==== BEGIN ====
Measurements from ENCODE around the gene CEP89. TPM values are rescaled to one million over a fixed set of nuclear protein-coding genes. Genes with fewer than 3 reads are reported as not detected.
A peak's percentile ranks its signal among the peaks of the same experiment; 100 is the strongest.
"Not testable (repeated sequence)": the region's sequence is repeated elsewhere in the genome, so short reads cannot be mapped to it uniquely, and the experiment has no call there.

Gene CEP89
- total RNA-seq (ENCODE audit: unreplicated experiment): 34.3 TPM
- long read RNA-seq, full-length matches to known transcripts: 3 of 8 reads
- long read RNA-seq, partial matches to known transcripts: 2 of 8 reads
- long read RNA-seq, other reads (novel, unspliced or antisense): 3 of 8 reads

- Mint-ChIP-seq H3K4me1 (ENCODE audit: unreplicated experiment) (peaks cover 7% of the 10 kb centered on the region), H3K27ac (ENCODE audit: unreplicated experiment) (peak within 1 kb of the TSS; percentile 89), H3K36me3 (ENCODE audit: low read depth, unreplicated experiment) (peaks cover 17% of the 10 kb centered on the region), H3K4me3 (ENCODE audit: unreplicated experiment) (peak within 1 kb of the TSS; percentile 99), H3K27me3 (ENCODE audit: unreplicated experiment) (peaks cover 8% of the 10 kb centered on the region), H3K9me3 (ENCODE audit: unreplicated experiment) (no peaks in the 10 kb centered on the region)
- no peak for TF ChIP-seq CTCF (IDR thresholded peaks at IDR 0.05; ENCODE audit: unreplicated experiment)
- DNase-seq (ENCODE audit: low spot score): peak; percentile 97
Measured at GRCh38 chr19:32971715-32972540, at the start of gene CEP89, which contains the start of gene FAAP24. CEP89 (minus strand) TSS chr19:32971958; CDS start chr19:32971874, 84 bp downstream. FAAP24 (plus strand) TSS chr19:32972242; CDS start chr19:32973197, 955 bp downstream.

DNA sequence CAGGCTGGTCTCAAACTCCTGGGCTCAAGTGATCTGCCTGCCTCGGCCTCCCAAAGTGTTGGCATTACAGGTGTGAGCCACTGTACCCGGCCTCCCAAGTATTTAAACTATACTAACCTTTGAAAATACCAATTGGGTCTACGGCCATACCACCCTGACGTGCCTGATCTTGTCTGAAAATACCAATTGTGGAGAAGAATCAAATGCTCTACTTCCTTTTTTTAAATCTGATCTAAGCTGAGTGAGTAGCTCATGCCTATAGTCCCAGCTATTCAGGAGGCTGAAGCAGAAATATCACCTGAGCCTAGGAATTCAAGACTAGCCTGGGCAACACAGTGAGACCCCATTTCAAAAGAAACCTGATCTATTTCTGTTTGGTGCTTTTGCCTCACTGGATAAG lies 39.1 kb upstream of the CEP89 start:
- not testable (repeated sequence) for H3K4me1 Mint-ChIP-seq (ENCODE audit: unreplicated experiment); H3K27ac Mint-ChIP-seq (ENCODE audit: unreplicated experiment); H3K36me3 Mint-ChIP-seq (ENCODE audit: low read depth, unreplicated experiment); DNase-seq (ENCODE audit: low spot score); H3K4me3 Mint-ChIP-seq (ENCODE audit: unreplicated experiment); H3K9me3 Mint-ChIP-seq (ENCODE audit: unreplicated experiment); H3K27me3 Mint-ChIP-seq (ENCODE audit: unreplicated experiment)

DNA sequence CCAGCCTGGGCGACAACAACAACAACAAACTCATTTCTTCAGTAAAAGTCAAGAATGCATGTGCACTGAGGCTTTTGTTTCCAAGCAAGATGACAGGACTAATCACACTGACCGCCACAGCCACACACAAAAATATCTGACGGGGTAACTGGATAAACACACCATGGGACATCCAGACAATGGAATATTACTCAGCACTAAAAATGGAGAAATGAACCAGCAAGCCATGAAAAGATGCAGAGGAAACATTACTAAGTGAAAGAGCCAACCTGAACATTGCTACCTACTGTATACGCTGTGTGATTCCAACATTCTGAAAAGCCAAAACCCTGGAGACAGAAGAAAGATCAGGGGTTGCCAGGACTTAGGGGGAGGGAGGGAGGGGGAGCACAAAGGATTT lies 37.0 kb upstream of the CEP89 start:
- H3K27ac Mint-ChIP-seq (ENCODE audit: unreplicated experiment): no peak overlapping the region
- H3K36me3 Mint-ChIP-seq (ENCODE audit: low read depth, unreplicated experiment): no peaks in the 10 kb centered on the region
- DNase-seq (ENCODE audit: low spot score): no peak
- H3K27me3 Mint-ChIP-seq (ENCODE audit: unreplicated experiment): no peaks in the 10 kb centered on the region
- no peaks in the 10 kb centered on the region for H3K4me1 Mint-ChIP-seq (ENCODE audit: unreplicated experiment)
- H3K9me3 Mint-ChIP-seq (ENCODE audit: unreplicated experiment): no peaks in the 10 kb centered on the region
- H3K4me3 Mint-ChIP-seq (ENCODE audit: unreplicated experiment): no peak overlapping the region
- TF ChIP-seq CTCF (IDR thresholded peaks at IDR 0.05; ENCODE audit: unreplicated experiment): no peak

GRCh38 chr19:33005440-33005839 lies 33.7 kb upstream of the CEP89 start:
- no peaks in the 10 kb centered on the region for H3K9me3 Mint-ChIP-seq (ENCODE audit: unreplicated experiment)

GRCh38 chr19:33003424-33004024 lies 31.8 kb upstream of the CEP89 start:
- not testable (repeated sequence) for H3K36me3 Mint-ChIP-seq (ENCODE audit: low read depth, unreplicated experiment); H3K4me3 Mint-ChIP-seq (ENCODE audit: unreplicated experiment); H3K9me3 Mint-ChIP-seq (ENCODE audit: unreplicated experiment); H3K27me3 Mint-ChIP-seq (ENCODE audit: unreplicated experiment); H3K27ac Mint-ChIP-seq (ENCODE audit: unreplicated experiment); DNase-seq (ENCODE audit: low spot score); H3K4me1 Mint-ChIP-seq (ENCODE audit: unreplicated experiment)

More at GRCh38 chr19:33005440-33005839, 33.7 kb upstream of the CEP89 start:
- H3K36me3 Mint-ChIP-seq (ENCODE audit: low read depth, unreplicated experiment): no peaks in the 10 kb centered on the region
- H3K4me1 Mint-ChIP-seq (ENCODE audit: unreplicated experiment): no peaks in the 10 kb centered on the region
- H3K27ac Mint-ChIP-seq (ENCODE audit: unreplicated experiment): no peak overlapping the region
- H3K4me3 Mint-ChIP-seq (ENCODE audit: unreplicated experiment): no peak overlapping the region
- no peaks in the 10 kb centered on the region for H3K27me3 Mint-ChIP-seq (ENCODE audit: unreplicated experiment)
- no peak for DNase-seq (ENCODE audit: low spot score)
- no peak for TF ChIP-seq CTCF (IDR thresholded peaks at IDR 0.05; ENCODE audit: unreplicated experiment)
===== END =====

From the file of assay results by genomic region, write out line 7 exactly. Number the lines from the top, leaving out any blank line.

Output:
- long read RNA-seq, partial matches to known transcripts: 2 of 8 reads